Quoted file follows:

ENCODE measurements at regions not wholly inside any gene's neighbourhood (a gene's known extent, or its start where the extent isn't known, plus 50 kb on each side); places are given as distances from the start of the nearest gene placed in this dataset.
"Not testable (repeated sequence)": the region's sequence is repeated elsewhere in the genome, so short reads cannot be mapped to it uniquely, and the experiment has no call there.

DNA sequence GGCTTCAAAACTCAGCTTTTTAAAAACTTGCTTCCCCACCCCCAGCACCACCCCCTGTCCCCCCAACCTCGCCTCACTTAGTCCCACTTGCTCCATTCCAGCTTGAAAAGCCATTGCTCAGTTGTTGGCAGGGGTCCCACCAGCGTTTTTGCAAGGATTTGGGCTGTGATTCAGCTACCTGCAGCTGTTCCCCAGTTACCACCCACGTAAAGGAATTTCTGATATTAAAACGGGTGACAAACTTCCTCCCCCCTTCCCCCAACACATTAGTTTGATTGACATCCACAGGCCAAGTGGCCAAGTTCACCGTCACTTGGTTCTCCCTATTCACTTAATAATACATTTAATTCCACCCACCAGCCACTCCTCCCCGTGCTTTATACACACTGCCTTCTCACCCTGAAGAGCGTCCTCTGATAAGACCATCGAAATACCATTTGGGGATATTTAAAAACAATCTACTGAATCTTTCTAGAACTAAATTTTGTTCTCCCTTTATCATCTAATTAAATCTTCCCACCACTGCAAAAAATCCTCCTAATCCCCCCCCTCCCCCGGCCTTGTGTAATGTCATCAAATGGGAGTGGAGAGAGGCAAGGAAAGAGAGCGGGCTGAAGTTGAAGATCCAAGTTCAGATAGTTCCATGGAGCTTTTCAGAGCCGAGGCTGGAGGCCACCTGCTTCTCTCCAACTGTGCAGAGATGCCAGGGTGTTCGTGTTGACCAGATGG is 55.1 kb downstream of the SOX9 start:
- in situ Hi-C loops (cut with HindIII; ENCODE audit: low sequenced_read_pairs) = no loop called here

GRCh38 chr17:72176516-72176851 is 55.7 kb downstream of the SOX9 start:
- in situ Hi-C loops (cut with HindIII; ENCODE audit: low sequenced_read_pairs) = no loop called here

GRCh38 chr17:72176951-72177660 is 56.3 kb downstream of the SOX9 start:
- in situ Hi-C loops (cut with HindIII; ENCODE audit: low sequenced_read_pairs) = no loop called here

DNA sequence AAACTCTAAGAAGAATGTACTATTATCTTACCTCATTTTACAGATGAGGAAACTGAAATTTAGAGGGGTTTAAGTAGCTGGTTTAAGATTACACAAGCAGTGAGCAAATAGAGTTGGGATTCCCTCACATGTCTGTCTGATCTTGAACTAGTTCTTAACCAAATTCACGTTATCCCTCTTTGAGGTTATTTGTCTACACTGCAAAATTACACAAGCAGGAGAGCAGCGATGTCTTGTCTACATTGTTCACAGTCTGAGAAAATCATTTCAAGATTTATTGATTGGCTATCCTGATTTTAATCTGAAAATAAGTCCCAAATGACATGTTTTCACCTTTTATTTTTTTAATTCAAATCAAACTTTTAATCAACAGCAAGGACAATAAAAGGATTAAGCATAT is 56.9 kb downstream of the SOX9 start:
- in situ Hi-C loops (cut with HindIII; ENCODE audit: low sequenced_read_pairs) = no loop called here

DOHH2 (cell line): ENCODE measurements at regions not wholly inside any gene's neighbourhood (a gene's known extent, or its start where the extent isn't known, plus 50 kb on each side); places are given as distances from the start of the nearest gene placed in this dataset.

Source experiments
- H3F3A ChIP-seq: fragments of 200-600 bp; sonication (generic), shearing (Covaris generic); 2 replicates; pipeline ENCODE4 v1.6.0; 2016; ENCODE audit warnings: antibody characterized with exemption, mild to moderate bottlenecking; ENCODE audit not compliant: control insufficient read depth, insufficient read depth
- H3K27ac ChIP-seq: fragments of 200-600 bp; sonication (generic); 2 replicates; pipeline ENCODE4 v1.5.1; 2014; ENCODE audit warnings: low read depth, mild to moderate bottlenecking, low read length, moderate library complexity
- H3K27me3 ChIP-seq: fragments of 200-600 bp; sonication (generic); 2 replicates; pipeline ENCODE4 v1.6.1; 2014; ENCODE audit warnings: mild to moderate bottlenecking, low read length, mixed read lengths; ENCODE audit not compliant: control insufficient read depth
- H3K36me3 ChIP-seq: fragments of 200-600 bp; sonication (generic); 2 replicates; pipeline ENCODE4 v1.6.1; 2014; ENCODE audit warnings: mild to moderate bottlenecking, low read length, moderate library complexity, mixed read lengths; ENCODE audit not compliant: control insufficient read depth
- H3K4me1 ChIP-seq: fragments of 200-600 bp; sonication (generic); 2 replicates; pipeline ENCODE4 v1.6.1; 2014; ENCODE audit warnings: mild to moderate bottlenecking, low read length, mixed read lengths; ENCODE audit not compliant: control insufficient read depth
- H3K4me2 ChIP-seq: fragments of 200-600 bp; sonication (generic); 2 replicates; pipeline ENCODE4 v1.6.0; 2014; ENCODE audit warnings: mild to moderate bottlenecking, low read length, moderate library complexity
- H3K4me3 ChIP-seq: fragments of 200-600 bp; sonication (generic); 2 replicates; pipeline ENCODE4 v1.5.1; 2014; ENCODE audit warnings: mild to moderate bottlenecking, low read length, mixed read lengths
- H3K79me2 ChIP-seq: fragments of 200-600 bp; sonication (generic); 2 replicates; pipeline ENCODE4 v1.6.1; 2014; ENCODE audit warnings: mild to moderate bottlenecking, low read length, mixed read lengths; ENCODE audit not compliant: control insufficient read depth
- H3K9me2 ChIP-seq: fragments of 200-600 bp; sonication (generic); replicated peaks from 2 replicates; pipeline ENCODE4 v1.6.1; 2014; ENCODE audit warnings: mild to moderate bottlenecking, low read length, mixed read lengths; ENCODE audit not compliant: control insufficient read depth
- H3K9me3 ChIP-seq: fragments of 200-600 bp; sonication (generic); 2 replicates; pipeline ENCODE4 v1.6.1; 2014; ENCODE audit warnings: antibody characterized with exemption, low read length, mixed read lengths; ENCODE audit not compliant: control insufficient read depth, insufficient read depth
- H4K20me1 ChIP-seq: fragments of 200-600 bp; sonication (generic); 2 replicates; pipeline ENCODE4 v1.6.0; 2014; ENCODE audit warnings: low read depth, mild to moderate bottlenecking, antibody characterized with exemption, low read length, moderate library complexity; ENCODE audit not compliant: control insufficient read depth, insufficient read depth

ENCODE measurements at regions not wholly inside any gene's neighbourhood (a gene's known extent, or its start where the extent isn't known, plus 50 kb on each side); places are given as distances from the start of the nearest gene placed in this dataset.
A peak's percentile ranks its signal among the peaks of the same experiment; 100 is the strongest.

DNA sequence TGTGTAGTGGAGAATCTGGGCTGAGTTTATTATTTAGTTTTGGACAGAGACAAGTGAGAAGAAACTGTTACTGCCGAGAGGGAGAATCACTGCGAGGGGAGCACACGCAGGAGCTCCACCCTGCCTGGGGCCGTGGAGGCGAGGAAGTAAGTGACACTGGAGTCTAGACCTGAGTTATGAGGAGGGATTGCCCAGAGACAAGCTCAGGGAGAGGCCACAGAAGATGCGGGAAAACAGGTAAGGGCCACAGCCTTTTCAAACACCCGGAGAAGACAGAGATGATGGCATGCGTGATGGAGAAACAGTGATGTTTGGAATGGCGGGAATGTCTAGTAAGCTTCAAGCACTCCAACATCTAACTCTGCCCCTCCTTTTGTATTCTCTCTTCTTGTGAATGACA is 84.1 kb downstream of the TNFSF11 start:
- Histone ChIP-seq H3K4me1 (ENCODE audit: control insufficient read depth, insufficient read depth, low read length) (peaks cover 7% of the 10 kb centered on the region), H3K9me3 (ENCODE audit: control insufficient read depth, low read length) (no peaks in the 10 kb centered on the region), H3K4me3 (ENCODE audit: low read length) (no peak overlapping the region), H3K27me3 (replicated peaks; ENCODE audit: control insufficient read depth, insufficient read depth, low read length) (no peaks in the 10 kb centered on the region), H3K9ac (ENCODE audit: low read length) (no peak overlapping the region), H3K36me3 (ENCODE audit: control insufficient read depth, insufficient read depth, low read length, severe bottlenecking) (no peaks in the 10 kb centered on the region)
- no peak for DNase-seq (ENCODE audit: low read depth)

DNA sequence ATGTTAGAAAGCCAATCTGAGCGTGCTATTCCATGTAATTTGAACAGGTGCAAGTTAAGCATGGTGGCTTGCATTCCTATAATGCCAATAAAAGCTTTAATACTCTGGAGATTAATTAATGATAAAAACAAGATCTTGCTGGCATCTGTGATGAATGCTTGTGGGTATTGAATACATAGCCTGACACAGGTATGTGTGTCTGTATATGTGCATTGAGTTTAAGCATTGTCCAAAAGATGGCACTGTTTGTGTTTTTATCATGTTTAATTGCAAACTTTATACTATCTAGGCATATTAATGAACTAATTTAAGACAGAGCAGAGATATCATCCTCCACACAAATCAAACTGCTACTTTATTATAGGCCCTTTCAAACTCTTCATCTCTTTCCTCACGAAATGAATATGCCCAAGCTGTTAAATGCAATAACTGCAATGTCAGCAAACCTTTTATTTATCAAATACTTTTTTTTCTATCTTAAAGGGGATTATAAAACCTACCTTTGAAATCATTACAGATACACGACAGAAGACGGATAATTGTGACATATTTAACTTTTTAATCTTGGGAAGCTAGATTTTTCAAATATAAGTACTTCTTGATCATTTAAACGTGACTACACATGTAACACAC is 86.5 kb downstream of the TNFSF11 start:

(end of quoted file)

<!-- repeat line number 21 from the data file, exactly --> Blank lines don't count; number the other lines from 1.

- H3K9me2 ChIP-seq: fragments of 200-600 bp; sonication (generic); replicated peaks from 2 replicates; pipeline ENCODE4 v1.6.1; 2014; ENCODE audit warnings: mild to moderate bottlenecking, low read length, mixed read lengths; ENCODE audit not compliant: control insufficient read depth